Hadrian’s Wall draws millions of visitors every year. Research has shown there is still room for growth and estimates that with continued investment visitor spend can be increased by another £300m per year by 2029 – taking the potential economic impact to over £1bn per annum and creating over 6,000 new jobs.

The AD2022 programme provides businesses with direct exposure to all Hadrian’s Wall Country marketing campaign activity. A range of business development tools are available including access to familiarisation and networking opportunities, and goods and services to enable income generation.

Hadrian’s Wall Country marketing activity for 2012 will focus on the domestic, international and travel industry, and previous work has encouraged people to stay for longer holidays, to take more short breaks, and to make more day visits to the area outside of the summer season.

Linda Tuttiett, chief executive of Hadrian's Wall Heritage

“We’ve designed the programme after significant consultation with the businesses who are most likely to gain direct benefit, such as accommodation providers, visitor attractions, pubs and restaurants, cafés, activity operators, cycle hire, tourist guides, baggage handlers and
transport providers,” continued Linda Tuttiett.

“We know they are looking for something that’s simple and transparent and offers value for money, and we’re confident that together we can have a very strong presence in a very competitive market.”

Hadrian’s Wall Country marketing activities generated over 1.2 million enquiries in 2010.
By the end of this year one million visitors will have been to the Roman sites. Guest accommodation occupancy has risen by 17% over three consecutive years.

Hadrian’s Wall Country stretches 150 miles from Ravenglass north through Whitehaven, Workington and Maryport to Bowness, then 10 miles either side of the line through Carlisle, Hexham and Newcastle to Wallsend and South Shields.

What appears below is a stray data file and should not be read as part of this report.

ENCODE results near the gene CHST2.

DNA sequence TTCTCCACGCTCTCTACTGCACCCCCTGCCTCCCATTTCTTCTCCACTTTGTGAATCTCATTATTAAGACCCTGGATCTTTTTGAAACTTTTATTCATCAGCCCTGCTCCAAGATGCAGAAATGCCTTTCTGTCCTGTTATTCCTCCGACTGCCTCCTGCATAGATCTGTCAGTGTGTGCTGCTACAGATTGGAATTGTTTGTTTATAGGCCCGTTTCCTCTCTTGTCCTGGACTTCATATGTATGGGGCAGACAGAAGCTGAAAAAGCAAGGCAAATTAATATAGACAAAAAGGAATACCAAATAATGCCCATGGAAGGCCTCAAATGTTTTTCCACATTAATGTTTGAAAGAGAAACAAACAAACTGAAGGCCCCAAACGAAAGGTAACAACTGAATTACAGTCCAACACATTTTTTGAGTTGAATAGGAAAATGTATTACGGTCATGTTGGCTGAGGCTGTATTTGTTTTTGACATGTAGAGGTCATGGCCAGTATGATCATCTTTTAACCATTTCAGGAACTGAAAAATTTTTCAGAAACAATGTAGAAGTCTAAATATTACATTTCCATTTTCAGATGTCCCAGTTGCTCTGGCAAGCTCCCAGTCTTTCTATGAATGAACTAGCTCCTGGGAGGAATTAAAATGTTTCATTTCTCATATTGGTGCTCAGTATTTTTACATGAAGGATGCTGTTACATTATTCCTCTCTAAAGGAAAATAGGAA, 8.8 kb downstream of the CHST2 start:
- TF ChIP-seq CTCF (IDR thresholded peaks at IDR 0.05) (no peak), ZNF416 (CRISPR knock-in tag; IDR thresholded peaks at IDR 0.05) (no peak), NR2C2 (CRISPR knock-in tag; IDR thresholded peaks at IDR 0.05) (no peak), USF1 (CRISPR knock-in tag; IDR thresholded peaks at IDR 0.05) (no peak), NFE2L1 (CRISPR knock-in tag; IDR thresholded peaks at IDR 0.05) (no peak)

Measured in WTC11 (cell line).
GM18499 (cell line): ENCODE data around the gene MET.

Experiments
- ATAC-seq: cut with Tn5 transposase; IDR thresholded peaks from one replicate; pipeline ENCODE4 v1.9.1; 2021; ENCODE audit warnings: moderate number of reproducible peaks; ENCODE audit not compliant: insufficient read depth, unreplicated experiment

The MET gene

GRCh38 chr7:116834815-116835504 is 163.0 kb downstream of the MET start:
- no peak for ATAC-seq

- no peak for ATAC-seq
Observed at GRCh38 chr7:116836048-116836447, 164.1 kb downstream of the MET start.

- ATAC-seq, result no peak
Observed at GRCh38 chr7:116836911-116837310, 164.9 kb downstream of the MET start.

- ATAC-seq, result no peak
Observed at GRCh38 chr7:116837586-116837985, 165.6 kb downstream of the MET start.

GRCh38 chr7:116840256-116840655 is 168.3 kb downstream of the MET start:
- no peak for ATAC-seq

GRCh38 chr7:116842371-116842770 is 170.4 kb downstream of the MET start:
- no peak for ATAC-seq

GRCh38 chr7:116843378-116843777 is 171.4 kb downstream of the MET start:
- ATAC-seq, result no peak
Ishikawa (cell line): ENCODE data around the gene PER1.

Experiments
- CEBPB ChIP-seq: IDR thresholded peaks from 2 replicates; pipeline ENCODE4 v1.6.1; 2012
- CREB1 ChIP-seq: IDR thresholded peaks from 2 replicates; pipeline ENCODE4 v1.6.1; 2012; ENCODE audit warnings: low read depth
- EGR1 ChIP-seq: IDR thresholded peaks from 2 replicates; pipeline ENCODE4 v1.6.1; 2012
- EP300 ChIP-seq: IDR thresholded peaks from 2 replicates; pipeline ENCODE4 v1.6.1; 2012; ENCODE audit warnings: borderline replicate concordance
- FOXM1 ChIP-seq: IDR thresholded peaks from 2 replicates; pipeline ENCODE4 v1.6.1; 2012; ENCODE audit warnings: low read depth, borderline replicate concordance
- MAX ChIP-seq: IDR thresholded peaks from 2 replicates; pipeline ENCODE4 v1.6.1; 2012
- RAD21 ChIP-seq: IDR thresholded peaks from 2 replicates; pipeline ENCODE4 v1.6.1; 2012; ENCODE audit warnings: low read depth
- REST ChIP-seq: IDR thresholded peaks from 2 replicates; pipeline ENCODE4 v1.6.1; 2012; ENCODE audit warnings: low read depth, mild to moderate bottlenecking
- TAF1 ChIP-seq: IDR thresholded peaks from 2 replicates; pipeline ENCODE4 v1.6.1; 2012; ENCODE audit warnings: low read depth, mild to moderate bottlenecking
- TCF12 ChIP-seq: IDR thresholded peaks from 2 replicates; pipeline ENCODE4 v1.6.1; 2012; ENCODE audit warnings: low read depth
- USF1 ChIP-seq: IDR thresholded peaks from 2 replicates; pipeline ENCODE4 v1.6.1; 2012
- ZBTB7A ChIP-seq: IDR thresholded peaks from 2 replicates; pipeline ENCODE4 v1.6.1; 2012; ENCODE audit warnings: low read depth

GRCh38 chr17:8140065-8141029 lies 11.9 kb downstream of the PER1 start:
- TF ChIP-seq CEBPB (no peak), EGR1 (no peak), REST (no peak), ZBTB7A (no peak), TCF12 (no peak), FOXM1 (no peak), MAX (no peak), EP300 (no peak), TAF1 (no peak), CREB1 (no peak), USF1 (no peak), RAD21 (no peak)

Participation in Hadrian AD2022 includes an entry in the Hadrian’s Wall Country Holiday and Short Breaks Guide which underpins much of the consumer facing marketing activity. It is distributed in response to all online and telephone enquiries received via the Hadrian’s Wall Information Line, and through a strategic distribution approach.

A full range of online opportunities remain available.  For more information on Hadrian AD2022 and how you can still be involved call 01434 609700 and ask for Julie Sloan or Tom Boden or email


Hadrian’s Wall Country is home to:

  • Britain’s most significant archaeological find and the oldest known example of
    handwriting in Britain, the Vindolanda Writing Tablets, at Roman Vindolanda and a 3D
    ‘Eagles Eye’ view of the Roman frontier at the Roman Army Museum, both reopened
    in March following a £6 million redevelopment
  •  Magnificent English Heritage excavated forts at Corbridge, Chesters, Housesteads
    and Birdoswald
  • Fully reconstructed quarters at Arbeia Roman Fort at South Shields and a
    reconstructed bathhouse at Segedunum Roman Fort at Wallsend, both part of Tyne and
    Wear Archives and Museums
  • Britain’s most important collection of Roman Altar stones at Maryport’s Senhouse
    Roman Museum
  • A major new Roman Frontier gallery at Carlisle’s Tullie House Museum & Art
    Gallery complementing Newcastle’s Great North Museum as gateways to the heart of
    Hadrian’s Wall Country.

Comitatus Roman Cavalry at Arbeia Roman Fort in South Shields © Tyne and Wear Museums